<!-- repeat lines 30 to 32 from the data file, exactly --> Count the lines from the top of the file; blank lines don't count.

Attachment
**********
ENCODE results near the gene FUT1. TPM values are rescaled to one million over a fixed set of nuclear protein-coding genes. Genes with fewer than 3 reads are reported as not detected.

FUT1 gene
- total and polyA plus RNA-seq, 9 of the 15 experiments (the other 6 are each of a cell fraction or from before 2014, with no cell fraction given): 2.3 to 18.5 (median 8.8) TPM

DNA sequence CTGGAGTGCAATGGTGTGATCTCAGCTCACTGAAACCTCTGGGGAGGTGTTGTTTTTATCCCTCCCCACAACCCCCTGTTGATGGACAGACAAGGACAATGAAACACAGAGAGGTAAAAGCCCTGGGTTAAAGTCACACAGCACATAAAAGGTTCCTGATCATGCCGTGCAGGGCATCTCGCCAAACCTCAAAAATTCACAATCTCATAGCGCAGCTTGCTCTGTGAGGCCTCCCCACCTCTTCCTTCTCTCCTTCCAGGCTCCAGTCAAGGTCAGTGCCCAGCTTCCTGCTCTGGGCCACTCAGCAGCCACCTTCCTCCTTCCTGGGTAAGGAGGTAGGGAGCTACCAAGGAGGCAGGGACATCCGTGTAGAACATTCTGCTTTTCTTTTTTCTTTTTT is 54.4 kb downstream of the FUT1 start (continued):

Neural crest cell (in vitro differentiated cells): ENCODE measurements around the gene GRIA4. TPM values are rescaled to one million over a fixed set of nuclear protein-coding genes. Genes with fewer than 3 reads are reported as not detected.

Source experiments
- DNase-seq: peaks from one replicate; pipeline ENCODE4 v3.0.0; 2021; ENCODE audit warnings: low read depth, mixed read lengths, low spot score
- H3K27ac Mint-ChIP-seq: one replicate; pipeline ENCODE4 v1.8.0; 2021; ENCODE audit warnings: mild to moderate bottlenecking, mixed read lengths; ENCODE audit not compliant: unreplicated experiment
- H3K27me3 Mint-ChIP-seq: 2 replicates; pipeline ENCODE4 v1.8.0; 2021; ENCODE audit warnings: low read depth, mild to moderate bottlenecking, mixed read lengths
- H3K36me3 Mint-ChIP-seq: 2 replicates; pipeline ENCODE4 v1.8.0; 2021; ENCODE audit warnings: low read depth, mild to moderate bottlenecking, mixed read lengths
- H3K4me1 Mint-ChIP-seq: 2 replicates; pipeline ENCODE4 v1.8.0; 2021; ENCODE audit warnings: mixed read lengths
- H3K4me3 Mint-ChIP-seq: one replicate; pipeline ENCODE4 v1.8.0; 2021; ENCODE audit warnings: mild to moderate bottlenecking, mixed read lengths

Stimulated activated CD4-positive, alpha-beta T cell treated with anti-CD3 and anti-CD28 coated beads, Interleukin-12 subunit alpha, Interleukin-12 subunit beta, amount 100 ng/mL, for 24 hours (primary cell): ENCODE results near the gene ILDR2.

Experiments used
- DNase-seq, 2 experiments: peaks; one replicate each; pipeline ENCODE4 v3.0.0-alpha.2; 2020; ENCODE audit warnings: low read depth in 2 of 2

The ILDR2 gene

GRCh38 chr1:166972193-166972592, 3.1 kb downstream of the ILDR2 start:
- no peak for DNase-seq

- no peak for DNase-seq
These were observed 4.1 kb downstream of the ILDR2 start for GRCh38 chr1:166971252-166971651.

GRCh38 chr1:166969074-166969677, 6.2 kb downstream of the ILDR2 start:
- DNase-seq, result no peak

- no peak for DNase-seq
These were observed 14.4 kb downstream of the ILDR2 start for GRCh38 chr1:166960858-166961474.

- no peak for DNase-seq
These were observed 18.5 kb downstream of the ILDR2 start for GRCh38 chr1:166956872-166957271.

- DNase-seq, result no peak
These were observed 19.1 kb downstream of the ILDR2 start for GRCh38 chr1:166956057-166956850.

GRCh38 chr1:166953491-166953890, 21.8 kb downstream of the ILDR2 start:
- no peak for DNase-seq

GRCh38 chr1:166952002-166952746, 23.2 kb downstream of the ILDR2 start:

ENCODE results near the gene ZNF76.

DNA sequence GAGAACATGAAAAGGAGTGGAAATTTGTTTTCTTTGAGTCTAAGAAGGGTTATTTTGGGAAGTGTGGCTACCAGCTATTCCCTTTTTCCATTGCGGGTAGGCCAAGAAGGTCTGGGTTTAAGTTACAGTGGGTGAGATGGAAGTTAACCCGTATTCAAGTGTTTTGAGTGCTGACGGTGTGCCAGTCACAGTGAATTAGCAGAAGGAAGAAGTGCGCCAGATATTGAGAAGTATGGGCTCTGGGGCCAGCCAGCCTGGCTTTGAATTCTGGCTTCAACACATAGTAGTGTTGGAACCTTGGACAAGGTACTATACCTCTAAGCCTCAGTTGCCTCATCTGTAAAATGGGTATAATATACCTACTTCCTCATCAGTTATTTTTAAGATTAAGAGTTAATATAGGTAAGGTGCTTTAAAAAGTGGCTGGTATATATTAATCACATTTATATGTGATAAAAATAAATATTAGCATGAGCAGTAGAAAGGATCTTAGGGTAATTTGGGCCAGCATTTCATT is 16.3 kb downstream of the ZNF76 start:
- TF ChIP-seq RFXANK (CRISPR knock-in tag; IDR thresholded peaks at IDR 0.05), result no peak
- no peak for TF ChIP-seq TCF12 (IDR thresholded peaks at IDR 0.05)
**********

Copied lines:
- no peak for DNase-seq

GRCh38 chr1:166952002-166952746, 23.2 kb downstream of the ILDR2 start:

ENCODE results near the gene ZNF76.